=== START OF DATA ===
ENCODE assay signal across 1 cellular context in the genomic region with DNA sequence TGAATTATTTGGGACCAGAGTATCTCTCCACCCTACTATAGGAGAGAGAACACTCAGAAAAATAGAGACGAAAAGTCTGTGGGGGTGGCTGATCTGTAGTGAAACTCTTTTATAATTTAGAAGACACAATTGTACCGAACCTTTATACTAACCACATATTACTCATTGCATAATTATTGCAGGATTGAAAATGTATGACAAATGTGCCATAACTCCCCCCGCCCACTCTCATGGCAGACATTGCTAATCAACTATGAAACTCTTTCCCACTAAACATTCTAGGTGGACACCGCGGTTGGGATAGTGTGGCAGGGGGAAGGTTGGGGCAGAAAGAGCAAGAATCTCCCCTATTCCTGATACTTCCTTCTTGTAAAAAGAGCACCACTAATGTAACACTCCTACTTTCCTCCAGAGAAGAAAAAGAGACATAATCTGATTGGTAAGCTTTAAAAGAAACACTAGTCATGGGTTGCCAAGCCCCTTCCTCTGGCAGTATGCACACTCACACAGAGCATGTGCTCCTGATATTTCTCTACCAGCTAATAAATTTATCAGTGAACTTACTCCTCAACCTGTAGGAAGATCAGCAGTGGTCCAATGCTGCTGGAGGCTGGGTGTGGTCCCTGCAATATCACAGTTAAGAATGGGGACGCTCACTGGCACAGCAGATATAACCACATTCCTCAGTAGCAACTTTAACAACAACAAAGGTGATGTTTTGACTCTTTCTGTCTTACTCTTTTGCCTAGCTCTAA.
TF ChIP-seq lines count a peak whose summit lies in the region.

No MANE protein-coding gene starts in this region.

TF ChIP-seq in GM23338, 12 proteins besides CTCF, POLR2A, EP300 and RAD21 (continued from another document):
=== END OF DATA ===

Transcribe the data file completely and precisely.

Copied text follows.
ENCODE assay signal across 1 cellular context in the genomic region with DNA sequence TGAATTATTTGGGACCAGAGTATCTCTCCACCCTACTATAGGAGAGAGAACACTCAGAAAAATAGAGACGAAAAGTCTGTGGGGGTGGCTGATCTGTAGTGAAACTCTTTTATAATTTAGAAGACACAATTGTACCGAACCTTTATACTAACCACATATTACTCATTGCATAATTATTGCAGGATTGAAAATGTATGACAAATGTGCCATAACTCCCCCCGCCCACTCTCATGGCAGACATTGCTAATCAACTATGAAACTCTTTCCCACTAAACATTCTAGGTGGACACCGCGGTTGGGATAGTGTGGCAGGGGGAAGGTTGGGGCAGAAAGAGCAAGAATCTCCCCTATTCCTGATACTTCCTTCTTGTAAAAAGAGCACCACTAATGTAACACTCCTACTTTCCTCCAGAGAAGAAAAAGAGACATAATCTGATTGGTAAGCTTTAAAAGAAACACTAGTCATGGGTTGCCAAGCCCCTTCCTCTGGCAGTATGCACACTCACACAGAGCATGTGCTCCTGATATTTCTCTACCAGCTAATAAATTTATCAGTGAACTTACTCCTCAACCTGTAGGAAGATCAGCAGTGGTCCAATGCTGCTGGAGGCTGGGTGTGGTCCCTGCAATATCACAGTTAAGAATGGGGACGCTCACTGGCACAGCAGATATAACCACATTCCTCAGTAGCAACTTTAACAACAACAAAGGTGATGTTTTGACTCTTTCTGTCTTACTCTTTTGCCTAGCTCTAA.
TF ChIP-seq lines count a peak whose summit lies in the region.

No MANE protein-coding gene starts in this region.

TF ChIP-seq in GM23338, 12 proteins besides CTCF, POLR2A, EP300 and RAD21 (continued from another document):